U.S. Dept. of Energy Supports New Renewable Energy Storage System
The two bottlenecks inhibiting further use of renewable energy systems are cost and the fact that the sun doesn’t always shine or the wind blow-in one word, storage. While mass production of components such as solar photovoltaic cells means that their price has been dropping, the issue of storing and releasing electricity generated by renewable sources during their down times has led engineers worldwide to tackle the problem.
Large-scale, low-cost energy storage is needed to improve the reliability, resiliency, and efficiency of next-generation power grids. Energy storage can reduce power fluctuations, enhance system flexibility, and enable the storage and dispatch of electricity generated by variable renewable energy sources such as wind, solar, and water power.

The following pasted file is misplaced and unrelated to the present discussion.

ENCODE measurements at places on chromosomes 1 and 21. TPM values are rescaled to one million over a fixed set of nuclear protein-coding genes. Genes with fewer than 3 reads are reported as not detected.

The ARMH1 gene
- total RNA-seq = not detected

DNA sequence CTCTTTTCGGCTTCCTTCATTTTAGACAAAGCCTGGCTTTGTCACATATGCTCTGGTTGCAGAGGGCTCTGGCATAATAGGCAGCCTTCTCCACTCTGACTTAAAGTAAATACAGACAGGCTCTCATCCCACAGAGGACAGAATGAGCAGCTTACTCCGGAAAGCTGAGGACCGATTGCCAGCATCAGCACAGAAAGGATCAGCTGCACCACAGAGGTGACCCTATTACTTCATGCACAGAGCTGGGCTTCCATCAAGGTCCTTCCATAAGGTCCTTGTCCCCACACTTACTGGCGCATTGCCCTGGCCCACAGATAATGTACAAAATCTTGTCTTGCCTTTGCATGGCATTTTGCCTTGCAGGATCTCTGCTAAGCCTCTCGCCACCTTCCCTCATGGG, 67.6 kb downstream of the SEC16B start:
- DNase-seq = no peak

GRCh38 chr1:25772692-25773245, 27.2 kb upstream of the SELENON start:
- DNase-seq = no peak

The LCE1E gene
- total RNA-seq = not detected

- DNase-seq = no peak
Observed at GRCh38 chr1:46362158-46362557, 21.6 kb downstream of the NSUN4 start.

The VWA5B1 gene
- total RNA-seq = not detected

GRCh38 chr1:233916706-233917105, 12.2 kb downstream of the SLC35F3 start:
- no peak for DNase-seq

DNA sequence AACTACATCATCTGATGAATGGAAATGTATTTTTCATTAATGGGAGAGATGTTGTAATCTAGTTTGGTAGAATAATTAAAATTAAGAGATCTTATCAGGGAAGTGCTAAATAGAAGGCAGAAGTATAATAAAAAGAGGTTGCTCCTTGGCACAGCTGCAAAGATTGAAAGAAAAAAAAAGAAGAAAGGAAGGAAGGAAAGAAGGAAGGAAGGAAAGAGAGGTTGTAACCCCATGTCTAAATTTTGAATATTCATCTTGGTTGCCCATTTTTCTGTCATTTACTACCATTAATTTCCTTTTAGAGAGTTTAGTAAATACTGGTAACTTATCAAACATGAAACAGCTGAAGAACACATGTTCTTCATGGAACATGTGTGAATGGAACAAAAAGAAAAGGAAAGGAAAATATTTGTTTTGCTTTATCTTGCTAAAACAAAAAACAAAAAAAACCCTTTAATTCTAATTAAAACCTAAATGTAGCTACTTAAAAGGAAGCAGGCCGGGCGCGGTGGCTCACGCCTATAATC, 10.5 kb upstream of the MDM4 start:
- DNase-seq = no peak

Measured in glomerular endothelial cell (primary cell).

Now one technology seems sufficiently promising that it is receiving funding from the U.S. Department of Energy’s Office of Electricity Delivery and Energy Reliability Energy Storage Program.
What is this promising new technology?
Isothermal compressed air energy storage (ICAES) refers to storage of compressed air at a constant temperature, which is a key element in the improved energy efficiency of the system.
SustainX has completed construction of its first utility scale ICAES system. It was hooked up to the grid earlier this month and it’s now in the process of revving up to speed. The DOE’s Office of Electricity Delivery and Energy Reliability’s Energy Storage Program underwrote $5,396,023 of the system’s cost.
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